The gentlewoman from Bothell

In the waning moments of the legislative session, as combative lawmakers debated education funding, health care reform and spending cuts, the conversation turned to colleague Jeanne Edwards, and a cease-fire ensued.

One by one, lawmakers of every political stripe rose to honor the 75-year-old Democratic lawmaker from Bothell who won’t be returning to the state Capitol next year.

"She just represented what’s gentle about this place," House Minority Leader Richard DeBolt, R-Chehalis, said in backing a resolution honoring Edwards. "She is kind and distinguished."

Edwards missed the testimonials. She was at home that day, and most of the final days of voting, because of a near- deadly turn in her health.

On dialysis for kidney failure since 1999, she became sick March 2 in Olympia when the flow of fluids to her heart unexpectedly slowed. She recovered with a bit of time in the hospital and a stepped up regimen of treatment.

"Life has its way of giving you messages. There was nothing I could do about it," she said.

She wanted to vote against charter schools — "because we’re not fully funding public schools" — and for a new highway offramp in Bothell — "I’m hoping against hope that the governor signs it."

She would have returned, but party leaders said not to worry, her health is more important.

"I don’t know of anything in my lifetime that has bothered me more than having this happen to me during the session."

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  • Born in Leadville, Colo., Jeanne Laushine’s political genealogy dates back to the late 19th century when descendants served on local councils in Ireland.

    Growing up in Colorado Springs, she recalled politics discussed nightly at dinners in her grandmother’s home.

    "We talked about it, we talked about taxes, we talked about what we wanted for our country," she said.

    In addition to politics, the young Laushine showed a penchant for writing, reporting for the newspaper of her Catholic high school and then with the Colorado Springs Gazette. In 1950, she and her husband, Bill Edwards, moved to Washington.

    She took classes at the University of Washington but never earned a college degree. That may be her biggest regret.

    "If I could start all over again, I would go to college. If you are going to go some place, get the best education, get one a lot better than mine," she advised. "I never felt inferior but I didn’t get every opportunity."

    Raising three sons and a daughter, Edwards made the most of the chances she got.

    She worked as a writer and editor of "Today’s Living" for The Herald. She went to work in hospital administration, first at General Hospital (now Providence Everett Medical Center) and then Community Health Center, where she was executive director.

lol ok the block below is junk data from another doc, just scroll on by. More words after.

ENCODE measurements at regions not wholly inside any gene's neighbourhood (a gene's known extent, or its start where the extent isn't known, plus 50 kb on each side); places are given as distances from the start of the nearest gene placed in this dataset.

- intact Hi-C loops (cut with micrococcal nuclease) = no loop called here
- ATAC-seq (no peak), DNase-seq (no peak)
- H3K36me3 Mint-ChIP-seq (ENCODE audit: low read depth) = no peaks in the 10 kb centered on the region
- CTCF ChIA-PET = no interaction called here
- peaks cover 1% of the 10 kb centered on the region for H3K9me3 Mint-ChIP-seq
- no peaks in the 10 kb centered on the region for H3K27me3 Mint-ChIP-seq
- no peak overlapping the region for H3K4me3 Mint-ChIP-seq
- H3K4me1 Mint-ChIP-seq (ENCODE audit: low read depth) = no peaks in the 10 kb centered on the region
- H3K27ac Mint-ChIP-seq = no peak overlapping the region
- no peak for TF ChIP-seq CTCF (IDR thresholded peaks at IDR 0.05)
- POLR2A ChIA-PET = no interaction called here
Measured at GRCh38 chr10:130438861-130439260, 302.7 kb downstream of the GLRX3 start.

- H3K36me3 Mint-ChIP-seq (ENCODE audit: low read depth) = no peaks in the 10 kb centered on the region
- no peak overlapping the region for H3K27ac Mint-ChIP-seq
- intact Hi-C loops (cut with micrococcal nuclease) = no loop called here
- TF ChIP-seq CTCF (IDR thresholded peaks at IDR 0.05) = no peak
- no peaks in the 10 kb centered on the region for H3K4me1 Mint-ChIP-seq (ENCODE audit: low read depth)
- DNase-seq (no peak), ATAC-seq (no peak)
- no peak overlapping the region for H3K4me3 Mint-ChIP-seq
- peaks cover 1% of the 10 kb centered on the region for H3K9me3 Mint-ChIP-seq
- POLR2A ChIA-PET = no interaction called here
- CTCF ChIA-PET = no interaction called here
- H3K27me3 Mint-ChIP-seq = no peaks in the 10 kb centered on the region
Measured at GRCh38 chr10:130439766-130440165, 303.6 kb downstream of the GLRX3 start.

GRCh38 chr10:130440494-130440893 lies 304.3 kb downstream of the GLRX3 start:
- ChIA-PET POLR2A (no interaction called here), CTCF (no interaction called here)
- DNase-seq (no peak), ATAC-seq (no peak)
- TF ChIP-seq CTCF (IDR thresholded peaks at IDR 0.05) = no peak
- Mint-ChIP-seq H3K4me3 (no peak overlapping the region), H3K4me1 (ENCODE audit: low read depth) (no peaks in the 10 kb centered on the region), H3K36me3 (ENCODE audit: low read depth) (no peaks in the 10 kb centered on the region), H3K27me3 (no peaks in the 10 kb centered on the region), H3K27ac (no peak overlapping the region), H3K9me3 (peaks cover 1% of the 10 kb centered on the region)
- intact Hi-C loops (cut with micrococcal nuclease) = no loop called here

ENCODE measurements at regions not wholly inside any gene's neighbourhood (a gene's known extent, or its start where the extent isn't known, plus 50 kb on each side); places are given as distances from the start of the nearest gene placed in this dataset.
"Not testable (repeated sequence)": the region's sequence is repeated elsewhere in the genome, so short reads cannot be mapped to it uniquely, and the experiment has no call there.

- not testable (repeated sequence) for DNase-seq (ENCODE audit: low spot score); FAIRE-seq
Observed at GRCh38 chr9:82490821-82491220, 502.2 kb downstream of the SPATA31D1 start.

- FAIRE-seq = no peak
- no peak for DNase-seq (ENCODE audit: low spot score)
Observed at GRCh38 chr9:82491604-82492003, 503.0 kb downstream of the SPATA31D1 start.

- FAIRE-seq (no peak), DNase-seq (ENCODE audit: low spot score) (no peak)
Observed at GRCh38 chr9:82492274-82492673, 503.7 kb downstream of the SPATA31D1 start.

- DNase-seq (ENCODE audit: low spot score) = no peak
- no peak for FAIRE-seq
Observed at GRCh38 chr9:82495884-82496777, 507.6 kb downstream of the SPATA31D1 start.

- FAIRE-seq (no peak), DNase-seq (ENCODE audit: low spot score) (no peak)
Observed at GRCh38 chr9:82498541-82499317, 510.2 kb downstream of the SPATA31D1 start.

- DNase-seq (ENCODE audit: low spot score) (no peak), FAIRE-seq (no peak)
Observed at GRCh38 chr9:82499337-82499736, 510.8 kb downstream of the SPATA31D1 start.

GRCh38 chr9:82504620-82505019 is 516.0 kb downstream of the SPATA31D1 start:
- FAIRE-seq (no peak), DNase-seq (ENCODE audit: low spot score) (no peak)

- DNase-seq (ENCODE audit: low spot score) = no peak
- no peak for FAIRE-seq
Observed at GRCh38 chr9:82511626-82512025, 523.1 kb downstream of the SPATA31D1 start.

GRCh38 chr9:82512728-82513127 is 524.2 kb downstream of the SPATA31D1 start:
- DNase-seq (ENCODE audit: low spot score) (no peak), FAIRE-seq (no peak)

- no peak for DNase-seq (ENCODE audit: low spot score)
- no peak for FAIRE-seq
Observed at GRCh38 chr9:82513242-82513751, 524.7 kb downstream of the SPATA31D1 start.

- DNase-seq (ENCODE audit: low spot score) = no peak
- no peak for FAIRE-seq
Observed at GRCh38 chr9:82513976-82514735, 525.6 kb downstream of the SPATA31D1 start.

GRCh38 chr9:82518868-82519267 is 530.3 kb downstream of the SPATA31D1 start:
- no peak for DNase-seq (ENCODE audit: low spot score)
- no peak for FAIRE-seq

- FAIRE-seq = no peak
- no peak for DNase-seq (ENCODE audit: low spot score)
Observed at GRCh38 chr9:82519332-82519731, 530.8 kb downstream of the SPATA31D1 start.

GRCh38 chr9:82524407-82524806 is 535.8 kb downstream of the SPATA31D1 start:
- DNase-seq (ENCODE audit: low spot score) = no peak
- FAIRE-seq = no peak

When she stepped down as executive she stepped up her civic activism, capturing seats on the Bothell City Council in 1992 and the Snohomish Health District Board of Directors two years later.

    In 1998, she won election to the state legislature in Position 2 of the 10th District that encompasses Mountlake Terrace, Brier, Bothell and continues east to Kirkland. She surrendered the health board seat in 1999 and the City Council spot later that year to focus on state matters.

    While on the council, she enjoyed her "proudest achievement" in helping convince Cascadia Community College and the UW to build campuses in the city. In Olympia this year, when a plan to unite the two surfaced, her vociferous opposition helped halt it.

    Edwards is Irish Catholic and Democratic to her core.

    "I’ve never known anything but that."

    Her hero is President Kennedy. "Always was and always will be," she said. "The first time he came to Seattle, a friend of mine and I went and followed his every step for three days. He was the right person at the right time."

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  • Rep. Laura Ruderman, D-Kirkland, called Edwards the right person in 2000 with the bill that created the Children’s Health Insurance Program.

    "It was Jeanne who worked it and pushed it and pushed it. She got that bill passed," Ruderman said. "The tens of thousands of children who have health care today are a living legacy to Jeanne, a legacy for the state of Washington that cannot be made too little of."

    Edwards said the idea of such a program motivated her to seek state office.

    "When I was up in Everett I tried so many times to get better health care for children in Snohomish County so I decided I’d go to the Legislature to try and get better health care for children across the state. Passing the bill was a great thrill."

    But last year she voted to cut funding for the program to offset the cost of the Boeing 7E7 incentive package.

    "That was torment for me. I voted for it, but I cried on the way home because of some of the things we had to cut to get it," she said. "It was one of those times in your life that you have to confront what’s in the best interests of all."

    In her final term, Edwards tried to add to her legacy with a bill to force those 75 years and older to obtain a doctor’s clearance to drive. "Who better than me to bring it up," she said.

    Edwards, who charmed fellow lawmakers with her spunk, spirit and humor, said she never encountered anyone she couldn’t work with. "They are all well-intended people," she said.

    That’s one reason why she longed to have stood shoulder-to-shoulder with them when the session ended at a stroke past midnight March 12. "People don’t realize how fun it is. It’s a wonderful thing."

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